A modest beginning
They were short of men. Twenty-five years back, down in rural Yorkshire, the amateur dramatic clubs I knew were often desperate for members - male ones mostly. Typically, clubs were top-heavy with young females gung-ho to be Mrs. Worthington's daughter. But a man only had to show willingness and he'd be on stage. Talent, though helpful, was hardly obligatory.
When I decided to join The Players up here in big-city Glasgow, I foresaw few problems. How wrong!
Last autumn I discovered that during the winter The Players were putting on "The Importance of Being Earnest" by Oscar Wilde, followed by Neil Simon's "The Odd Couple."
Naturally, I thought that - once they had gratefully enrolled me as a member - I would deign to play, perhaps, Algernon Moncrieff's manservant, Lane. Even the smallest parts in "Importance" are good. And Lane's is smaller than a postage stamp - 157 words, many of them "Yes, air." A suitably modest reintroduction to acting, surely, after my long "retirement."
Once I'd wowed full houses with my reinterpreted Lane, I would polish up my Riverside Drive accent for my rendering of Felix Unger in Neil Simon's little study of domestic bliss. I could wait a while longer to be asked to play Lear.... Delusions of grandeur, in amateur-dramatics circles, are par for the course.
But simply joining The Players proved trickier than I imagined.
Reaching Kate McNeill by phone took weeks. She was, I was told, the committee member I must contact. But her phone rang forever, unanswered. Time slipped. "The Importance" would be well under way by now, I thought. But still no Kate to kiss. Or talk to.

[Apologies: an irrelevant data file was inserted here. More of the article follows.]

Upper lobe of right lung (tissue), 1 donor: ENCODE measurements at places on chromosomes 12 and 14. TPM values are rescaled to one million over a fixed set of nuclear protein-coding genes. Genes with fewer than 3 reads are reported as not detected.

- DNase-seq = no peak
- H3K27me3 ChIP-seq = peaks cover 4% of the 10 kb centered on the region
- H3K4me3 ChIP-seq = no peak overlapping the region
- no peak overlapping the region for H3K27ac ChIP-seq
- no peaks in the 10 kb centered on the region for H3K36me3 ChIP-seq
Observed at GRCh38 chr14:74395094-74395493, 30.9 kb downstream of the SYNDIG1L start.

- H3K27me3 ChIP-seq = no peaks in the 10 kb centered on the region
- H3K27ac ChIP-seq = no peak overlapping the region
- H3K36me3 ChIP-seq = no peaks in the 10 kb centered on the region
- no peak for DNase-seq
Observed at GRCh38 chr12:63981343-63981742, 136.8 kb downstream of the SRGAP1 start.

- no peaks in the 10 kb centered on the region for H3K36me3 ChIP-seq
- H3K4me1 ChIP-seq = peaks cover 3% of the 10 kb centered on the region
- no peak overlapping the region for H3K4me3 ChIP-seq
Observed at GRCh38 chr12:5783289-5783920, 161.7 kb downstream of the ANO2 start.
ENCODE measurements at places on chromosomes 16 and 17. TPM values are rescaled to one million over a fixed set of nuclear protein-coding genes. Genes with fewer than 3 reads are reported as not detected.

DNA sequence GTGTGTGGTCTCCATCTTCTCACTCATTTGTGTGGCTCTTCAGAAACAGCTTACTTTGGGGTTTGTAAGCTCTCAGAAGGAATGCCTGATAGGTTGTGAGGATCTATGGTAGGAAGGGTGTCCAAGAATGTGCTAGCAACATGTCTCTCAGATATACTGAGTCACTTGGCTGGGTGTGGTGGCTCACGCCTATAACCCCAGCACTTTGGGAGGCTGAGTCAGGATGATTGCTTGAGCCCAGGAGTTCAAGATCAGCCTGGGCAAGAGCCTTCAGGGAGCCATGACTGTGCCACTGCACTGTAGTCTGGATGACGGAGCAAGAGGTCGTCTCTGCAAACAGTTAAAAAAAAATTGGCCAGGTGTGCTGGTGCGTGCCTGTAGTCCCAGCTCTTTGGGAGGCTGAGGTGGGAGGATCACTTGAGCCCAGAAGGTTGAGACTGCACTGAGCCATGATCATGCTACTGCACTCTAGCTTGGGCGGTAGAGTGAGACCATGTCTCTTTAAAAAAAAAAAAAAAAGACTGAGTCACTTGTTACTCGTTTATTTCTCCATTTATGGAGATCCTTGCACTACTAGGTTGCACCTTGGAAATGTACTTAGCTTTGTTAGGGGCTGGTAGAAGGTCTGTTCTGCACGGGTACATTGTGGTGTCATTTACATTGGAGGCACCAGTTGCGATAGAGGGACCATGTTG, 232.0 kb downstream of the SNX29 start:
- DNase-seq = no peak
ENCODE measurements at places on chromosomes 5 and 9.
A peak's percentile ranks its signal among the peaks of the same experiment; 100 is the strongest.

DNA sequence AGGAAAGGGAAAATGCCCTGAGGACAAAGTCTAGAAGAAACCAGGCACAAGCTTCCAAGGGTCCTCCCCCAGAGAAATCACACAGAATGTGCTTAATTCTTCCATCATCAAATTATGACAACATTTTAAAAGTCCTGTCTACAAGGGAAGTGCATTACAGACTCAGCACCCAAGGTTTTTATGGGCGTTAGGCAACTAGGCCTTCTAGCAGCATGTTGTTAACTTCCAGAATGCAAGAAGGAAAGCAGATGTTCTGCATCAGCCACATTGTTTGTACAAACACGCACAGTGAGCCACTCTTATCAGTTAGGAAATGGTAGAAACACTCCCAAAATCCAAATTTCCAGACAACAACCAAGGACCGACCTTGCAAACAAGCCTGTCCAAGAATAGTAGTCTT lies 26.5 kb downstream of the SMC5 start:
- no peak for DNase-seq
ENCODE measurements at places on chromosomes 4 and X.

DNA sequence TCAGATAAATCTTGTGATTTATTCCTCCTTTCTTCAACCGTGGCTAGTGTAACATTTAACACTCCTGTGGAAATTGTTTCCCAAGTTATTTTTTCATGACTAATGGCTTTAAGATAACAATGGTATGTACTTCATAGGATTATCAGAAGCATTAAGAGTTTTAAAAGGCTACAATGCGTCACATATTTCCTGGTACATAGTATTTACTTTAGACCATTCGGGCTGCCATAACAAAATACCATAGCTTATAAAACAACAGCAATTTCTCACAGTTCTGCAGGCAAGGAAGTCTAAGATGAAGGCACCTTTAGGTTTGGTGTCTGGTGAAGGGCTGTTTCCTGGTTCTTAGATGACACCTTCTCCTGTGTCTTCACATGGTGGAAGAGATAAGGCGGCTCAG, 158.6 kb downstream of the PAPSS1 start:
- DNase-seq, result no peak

I had the club's address. So finally I went in search of it. It stood, evidently deserted, down a dark, puddly drive behind houses. I scribbled a note: "To Whom It May Concern."
Not long after, Kate called. I had been dialing someone else's number.
"Before you can join," Kate said, "there's the audition."
"We'll let you know," said Kate.
More delay! And now I was yearning for the smell of the grease paint, the roar of the crowd. "Can't I even watch rehearsals?" I asked.
"Oh, no," she said firmly. "Members only."
The New Year hiatus intervened next, and no call. Halfway through January, I phoned Kate again. "Ah, yes, right, of course" she said. By then it was quite clear that The Players were not in dire need of extra members.
My audition finally took place in a small upstairs room full of cardboard boxes. I was handed "Time and the Conways" by J.B. Priestley and one of Alan Bennett's monologues. I read them "blind." I read the Priestley in a messy imitation of Bertie Wooster. I read the Bennett, I hoped, as a solemn Yorkshire lad. My incompetence hung out like a schoolboy's shirt.
But then, quite suddenly, they said OK, I was a member.
It seemed like a real achievement. But what about Lane, Unger, Lear?
I went downstairs to watch the rehearsal - now that I was allowed to. And there was Algernon Moncrieff addressing his manservant, Lane. "Yes, sir," said Lane, all poker-faced discretion. He was being played with lugubrious competence by a young Scot called Gordon.
Playing my own first role as Rehearsal Watcher, I felt Wilde would have been proud of Gordon, of the whole cast. But this was the final week of rehearsals, and they were now hurting for an audience.
So I did what I could for them. After all, they also act who only sit and laugh.
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